The capitalized term SMART Goals is an acronym and refers to an evidenced-based formula for achieving a goal. The term "evidence-based" means using the best available research to inform decision-making, interventions, or strategies based on scientific research, and I propose we bring evidence-based practices into our work as musicians.
A "smart goal" for any violinist would be "I want to practice my vibrato more." And who can argue with that? It is not a bad start, but it is akin to saying come to my house for dinner & leaves us with several voids:
Where do I live? How do you get there? What date works best? When should you arrive? Are there any cats? Are you allergic to cats? Do you have any food preferences? Etcetera, etcera.
Saying, "Come to my house for dinner," is not specific enough to create the best outcome, and the same problem happens when we settle with using vague goals for our violin playing.
Using the "SMART goal" paradigm, the goal to practice vibrato more would turn into:
"At the start of every practice session, Monday-Friday, for the next 3 months, I will set my timer for 8 minutes and work on technical exercises X, Y & Z, being conscious of the excess tension I am holding in my *tongue and eyes and then I will spend 6 minutes playing 1-octave G, D & A major scales in whole notes while I transfer my vibrato technicals into my violin playing."
*I know that probably sounds weird, but believe it or not, this body part is usually too activated and tense.
Phew! Can we agree that's quite a different goal?
Which violinists will make better use of their time and progress faster?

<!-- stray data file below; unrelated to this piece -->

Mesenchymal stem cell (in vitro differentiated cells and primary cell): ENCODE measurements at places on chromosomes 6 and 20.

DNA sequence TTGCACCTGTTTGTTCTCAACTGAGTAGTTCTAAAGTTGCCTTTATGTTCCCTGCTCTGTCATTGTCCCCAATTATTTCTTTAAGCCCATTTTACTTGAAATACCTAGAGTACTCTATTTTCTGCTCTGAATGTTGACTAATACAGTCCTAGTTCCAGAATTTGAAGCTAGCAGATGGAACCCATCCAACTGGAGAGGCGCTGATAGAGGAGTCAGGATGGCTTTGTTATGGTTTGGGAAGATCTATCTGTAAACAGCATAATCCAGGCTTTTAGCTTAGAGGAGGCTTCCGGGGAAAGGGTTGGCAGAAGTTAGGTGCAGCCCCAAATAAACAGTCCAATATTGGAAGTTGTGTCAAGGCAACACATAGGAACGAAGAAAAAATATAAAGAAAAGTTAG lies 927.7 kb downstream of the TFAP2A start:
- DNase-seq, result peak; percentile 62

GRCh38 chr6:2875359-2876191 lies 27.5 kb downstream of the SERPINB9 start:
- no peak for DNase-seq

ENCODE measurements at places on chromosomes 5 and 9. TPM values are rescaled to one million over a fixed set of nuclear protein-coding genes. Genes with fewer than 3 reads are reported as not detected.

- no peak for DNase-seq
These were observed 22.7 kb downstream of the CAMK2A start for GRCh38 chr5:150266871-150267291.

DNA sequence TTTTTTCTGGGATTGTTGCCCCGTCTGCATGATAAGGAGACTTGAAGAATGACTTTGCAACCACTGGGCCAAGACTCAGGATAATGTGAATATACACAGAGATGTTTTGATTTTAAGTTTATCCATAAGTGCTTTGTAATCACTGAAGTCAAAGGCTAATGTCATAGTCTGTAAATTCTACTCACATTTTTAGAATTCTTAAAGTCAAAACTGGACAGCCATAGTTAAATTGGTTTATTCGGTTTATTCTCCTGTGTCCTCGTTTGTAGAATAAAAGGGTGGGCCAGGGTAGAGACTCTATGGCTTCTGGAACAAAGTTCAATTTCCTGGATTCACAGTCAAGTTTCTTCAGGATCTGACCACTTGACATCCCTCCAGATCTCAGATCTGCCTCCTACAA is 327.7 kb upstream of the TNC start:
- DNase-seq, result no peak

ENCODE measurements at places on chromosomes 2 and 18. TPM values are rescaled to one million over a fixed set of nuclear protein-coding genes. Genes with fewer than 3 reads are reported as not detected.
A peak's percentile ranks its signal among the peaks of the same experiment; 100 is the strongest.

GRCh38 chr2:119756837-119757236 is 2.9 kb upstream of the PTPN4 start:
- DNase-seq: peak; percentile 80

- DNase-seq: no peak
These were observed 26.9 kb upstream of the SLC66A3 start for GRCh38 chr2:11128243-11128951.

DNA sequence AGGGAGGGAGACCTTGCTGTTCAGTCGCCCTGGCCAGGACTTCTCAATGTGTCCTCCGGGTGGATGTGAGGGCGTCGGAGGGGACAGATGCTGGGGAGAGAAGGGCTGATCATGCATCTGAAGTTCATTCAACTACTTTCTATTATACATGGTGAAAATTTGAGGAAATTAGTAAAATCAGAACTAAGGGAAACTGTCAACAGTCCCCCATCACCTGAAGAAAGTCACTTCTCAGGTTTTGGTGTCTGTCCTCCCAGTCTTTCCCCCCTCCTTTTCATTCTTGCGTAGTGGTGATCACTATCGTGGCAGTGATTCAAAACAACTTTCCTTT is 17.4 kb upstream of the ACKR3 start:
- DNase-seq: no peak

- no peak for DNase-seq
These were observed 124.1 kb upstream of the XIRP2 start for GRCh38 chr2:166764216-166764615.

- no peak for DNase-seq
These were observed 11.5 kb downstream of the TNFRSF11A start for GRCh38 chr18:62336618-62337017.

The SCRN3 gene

What exactly is a SMART goal?
The capitalized term SMART Goals is an acronym and refers to an evidenced-based formula for achieving a goal. The term "evidence-based" means using the best available research to inform decision-making, interventions, or strategies based on scientific research and proven outcomes and is the standard approach in the medical field. It can also be seen in education, sports, and policymaking. I propose we bring evidence-based practices into our work as musicians.
The SMART acronym stands for:
The gist of the entire SMART goal concept is getting specific. Let's look at each SMART goal template component to understand better how this can benefit a violinist.
Specific: Define goals clearly and precisely. Taking our example of "to practice vibrato more," we can add a particular quality to this goal; perhaps we seek to make our vibrato more natural and less tense. Or, perhaps a particular finger, part of the hand, or arm needs to be adjusted in its angle to get a better-sounding vibrato. If you are still trying to figure out what better means for your musical goal, think about techniques because these are the ingredients for making something better.
Measurable: Establish criteria for tracking progress. The example provided used time as a measurement: 8 minutes of technicals followed by 6 minutes of applying these into one-octave scales. Additional measurements for musicians include the quantity of repetitions, the number of bars to memorize, or a metronome tempo.
Achievable: Set realistic and attainable goals. Yes, it's very exciting to set the goal to learn all of the unaccompanied solo Bach Partitas and Sonatas, but is this achievable for a 17-year-old high school senior to accomplish in 3 months while concurrently auditioning for different colleges?